California Museums

Chico, CA Bidwell Mansion State Park

Bidwell Mansion State Historic Park (SHP)

Bidwell (Victorian) Mansion, 1868
525 The Esplanade
Chico, CA

Call for tour info & hours: (530) 895-6144
Fee charged for tour of mansion

Photos above by Paula Schultz

While the Bidwell Mansion is described as Victorian, the overall style of the three-story brick structure is that of an Italian Villa. The building's exterior is finished with a pink tinted plaster making it the perfect backdrop for weddings.

John Bidwell had already begun work on his 26-room mansion on Rancho Chico before he met his soon-to-be wife, Annie. San Francisco architect Henry W. Cleaveland designed the house which was completed and ready to move into in 1868. Running water, flush toilets, modern gas lights and an air cooling system were luxuries not often seen in homes throughout California during this time.

Bidwell Mansion State Historic Park in Chico is not only a state landmark, but it also is one of the finest examples of Victorian homes in California. Significant for its history as the home of John Bidwell, known throughout California during the late 1800's. When John Bidwell galloped into Butte County on the heels of horse thieves back in 1847, he encountered a valley so pretty he was almost stopped in his tracks. Instead, he kept on going, caught the thieves, and turned them over to his boss, John Sutter, one of the known entrepreneurs of the California Gold Rush.

A year later Bidwell witnessed history when gold was discovered at Sutter's Mill in the Sierra; he turned prospector and made a fortune. But he never forgot the verdant valley he'd seen near Chico Creek, 90 miles north of Sacramento. By 1850 he traded his gold for 26,000 acres, planted wheat, and planned a new town.

Bidwell Mansion is a beautiful, three story, 26 room Victorian House Museum that stands as a memorial to the Bidwell family legacy. Recognized as an important pioneer, farmer, soldier, statesman, politician and philanthropist, John Bidwell was known throughout California and across the nation. John Bidwell, a progressive fellow, married Annie Ellicott Kennedy Bidwell, the daughter of a socially prominent, high ranking Washington official. Unlike her husband, Annie a staunch Christian committed to moral and social causes. Active in the suffrage and prohibition movements, Annie worked to remove alcoholic beverages and did not believe in dancing, among other things.

Among her contributions, Bidwell Park was established on July 20, 1905 through the donation by Annie Bidwell of approximately 2,500 acres of land to the City of Chico. Since that time, the City has purchased additional land, such as Cedar Grove in 1922, and 1,200 acres of land south of Big Chico Creek in Upper Park in 1995. Today, Bidwell Park size is 3,670 acres (nearly 11 miles in length), making it one of the largest municipal parks in the United States.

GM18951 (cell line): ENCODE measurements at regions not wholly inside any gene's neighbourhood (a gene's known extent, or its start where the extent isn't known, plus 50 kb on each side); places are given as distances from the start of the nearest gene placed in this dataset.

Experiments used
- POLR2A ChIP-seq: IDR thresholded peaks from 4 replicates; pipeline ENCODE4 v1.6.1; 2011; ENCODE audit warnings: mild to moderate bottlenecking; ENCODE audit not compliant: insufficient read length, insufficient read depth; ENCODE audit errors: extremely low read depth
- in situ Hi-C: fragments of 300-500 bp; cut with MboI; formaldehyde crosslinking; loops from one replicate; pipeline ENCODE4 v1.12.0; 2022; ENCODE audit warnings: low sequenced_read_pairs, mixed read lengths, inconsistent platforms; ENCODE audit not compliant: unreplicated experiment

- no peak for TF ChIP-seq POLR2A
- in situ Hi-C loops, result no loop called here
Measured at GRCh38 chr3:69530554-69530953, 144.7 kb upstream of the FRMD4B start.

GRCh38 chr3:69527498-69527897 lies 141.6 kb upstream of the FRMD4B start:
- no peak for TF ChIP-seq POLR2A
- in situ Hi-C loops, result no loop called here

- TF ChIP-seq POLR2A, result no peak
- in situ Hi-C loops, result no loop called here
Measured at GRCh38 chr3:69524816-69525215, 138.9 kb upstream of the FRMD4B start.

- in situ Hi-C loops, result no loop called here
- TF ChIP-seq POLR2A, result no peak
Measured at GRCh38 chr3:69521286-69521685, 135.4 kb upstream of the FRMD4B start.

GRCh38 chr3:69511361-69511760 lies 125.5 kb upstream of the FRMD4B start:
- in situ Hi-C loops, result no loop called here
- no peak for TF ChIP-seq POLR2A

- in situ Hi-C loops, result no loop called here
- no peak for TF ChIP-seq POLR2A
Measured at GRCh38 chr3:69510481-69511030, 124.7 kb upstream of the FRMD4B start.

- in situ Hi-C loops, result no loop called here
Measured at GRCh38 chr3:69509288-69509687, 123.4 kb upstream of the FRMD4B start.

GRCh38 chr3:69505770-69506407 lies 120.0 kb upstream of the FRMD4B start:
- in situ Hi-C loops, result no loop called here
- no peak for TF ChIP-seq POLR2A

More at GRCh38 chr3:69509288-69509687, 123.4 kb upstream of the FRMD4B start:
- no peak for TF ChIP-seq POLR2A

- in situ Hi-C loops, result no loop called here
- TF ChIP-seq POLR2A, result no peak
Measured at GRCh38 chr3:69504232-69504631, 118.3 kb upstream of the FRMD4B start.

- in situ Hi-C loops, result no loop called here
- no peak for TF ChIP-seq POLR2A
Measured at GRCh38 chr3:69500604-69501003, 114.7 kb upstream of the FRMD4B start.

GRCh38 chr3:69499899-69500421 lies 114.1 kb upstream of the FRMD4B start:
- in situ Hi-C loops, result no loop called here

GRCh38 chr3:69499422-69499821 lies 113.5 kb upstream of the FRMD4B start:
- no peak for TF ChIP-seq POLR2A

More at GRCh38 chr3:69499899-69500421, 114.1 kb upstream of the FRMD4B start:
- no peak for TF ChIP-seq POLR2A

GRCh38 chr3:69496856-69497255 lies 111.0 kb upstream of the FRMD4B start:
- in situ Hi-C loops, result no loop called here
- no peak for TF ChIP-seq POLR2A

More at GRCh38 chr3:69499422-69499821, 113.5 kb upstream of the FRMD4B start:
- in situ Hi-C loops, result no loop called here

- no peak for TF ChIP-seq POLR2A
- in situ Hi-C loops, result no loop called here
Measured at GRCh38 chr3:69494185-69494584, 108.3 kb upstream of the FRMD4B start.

The Bidwell's were married April 16, 1868 in Washington, D.C. with then President Andrew Johnson and future President Ulysses S. Grant among the guests. Upon arrival in Chico, the Bidwell's used the Mansion extensively for entertainment of friends. Some of the guests that visited Bidwell Mansion were President Rutherford B. Hayes, General William T. Sherman, Susan B. Anthony, Frances Willard, Governor Stanford, John Muir, and Asa Gray.

When constructed, Bidwell Mansion featured the most modern plumbing, gas lighting and water systems. The overall style of the three-story brick structure is that of an Italian Villa. The building's exterior is finished with a pink tinted plaster.

Bidwell was one of the first Northern Californians to install an indoor toilet, a tidbit you discover during the tour of the mansion.

The ballroom upstairs never felt the step of waltzing feet, as Bidwell's wife, Annie, was a prohibitionist who did not believe in drinking liquor or dancing.

The irony that "the craziest campus in the nation" according to Playboy magazine, is located on the former Bidwell cherry orchard makes this property even more fascinating. A proponent of higher education, Bidwell donated eight acres of his cherry orchard in the 1880s for a teachers' college called Chico State Normal School. It became California State University, Chico.

Location – Directions
From Highway 99: after you take East First Avenue and go left onto The Esplanade, the Mansion is on your right (west).

From Highway 5: Take Highway 32 exit at Orland east 20 miles to West Sacramento Avenue. Turn left (east) onto West Sacramento Avenue to The Esplanade where you turn right (south).

The first floor of the Bidwell Mansion features wheelchair access with a ramp from the exterior of the Mansion. The entire first floor may be seen on a regular tour. The second and third floors may be seen on video at the Visitor Center. The first floor and video are approximately one hour long.

The Bidwell Mansion Visitor Center is completely accessible. There is a gift shop, museum, theater and a lobby area.

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